Thursday, 7 February 2013

Director General, Mauritius Revenue Authority v Central Water Authority

[2013] UKPC 4
Privy Council Appeal No 0012 of 2012


Director General, Mauritius Revenue Authority


Central Water Authority

From the Supreme Court of Mauritius


Lord Mance
Lord Kerr
Lord Wilson
Lord Sumption
Lord Reed



7 February 2013

Heard on 22 November 2012

Philip Baker QC
Aparna Nathan
Rajeshsharma Ramloll
(Instructed by Carrington & Associates)

Rishi Pursem SC
Nadeem Lallmamode
 (Instructed by Simons Muirhead & Burton)



1.         The issue on this appeal is whether the Central Water Authority (“CWA”) is entitled to credit in its VAT returns for periods from 7th September 1998 to May 2000 for the input VAT which it incurred when acquiring water meters to fit in customers’ properties and undertaking infrastructure works to construct or maintain the connection between such meters and its water mains. 

2.         The CWA is the sole undertaker for the supply of water for domestic, commercial and industrial purposes in Mauritius. It provides meters and arranges with contractors for infrastructure works to be undertaken for customers wishing a water supply. Meters cost the CWA 400 rupees, and infrastructure works cost it unspecified and no doubt variable sums. The CWA charges customers an initial connection fee, a “symbolic” rent for meters of 10 rupees a month, no specific sum for subsequent maintenance and statutorily fixed charges for the water actually supplied.

3.         VAT is levied in accordance with the provisions of the Value Added Tax Act 1998 (“the VAT Act 1998”), as amended from time to time. Under the VAT Act 1998, the supply of water is (save for the first 15 cubic metres of water per month supplied by the CWA to any customer for domestic purposes) subject to VAT at the standard rate. The present issue arises from an amendment, introduced by ministerial regulations, stating that “the renting out of a meter and the carrying out of infrastructure works by the Authority” were to be exempt goods or services for VAT purposes. The Revenue submits that it follows that the input tax incurred in respect of the acquisition of a meter and carrying out of works is not allowable. The CWA submits that it makes only one relevant supply to its customers, water, and that its input tax in respect of the necessary prerequisites - meters and working connections - is and remains allowable against the VAT received on its taxable supplies of water (in a proportion corresponding, more or less precisely as will appear, to the proportion of taxable supplies of water to total water turnover).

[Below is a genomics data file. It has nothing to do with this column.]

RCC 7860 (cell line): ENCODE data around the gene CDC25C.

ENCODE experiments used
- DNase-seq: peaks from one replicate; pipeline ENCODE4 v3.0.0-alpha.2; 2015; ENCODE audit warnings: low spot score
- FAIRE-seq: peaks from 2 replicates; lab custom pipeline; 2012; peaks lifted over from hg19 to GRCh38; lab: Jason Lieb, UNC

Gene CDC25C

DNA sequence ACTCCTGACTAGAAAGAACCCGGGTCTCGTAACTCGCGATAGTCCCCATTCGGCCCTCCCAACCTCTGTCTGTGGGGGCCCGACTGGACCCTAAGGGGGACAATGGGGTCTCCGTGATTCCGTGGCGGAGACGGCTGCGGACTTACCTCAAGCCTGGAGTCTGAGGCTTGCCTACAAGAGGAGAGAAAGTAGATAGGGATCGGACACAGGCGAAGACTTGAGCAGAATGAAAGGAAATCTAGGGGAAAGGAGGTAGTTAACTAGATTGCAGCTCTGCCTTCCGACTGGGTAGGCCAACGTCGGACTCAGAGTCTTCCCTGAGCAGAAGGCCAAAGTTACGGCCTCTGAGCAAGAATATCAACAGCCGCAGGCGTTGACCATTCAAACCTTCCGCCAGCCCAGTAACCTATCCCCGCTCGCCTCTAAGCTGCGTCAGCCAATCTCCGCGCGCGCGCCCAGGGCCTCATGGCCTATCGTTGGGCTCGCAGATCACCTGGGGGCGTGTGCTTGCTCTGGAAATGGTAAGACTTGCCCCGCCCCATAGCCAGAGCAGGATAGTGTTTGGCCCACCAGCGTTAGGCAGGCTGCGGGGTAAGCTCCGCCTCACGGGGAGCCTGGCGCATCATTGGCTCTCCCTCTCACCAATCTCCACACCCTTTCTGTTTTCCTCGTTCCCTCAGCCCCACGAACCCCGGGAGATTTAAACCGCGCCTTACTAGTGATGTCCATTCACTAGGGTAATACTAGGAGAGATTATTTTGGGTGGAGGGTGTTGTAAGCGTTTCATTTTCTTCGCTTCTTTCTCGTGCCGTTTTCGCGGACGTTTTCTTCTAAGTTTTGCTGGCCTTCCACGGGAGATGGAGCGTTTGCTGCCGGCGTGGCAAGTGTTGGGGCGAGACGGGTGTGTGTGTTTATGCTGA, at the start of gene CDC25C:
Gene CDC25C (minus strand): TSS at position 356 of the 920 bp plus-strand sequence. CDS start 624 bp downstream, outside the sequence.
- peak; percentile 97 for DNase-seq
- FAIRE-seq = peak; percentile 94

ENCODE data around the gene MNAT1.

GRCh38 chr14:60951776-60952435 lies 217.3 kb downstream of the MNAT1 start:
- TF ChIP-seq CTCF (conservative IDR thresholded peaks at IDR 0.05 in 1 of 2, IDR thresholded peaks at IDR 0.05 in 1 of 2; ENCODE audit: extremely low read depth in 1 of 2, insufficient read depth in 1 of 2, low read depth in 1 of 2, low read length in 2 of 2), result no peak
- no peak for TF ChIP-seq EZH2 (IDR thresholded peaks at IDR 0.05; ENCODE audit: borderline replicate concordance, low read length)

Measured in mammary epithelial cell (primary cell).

4.         The CWA succeeded before the Assessment Review Committee which on 26th June 2007 stated a case for the opinion of the Supreme Court, which upheld the Committee’s view in its judgment of 19th July 2011. The VAT Act 1998 is framed, on a significantly condensed basis, on the general model of the United Kingdom Value Added Tax Act 1994, which in turn gives effect to European Union requirements, initially under the Sixth Council Directive of 17 May 1977 (77/388/EC) and, since 1st January 2007 under Council Directive 2006/112/EC. The CWA thus relied below upon case-law of both United Kingdom courts and the European Court of Justice in support of its analysis of its supplies to its customers. The general value of such case law was not disputed in relation to the issues on this appeal, although care may need to be taken in other cases before supposing that the effect of Mauritian and United Kingdom and European Union legislation will always coincide, bearing in mind in particular the differences in their working at a detailed level.

5.         The matter now comes before the Board, where it has been argued with reference to further case-law and principles established in the European Court of Justice which, although not identified in the courts below, have proved in very large measure uncontroversial.

The VAT Act 1998

6.         Section 2 (Interpretation) of the VAT Act 1998 includes definitions as follows:

“ ‘exempt supply’ means a supply of such goods or services  exempted from the payment of VAT as are specified in the First Schedule; …

    "input tax", in relation to a taxable person, means-

(a)       VAT charged on the supply to him of any goods or   services; and

(b)       VAT paid by him on the importation of any goods, being goods or services used or to be used in the course or furtherance of his business; …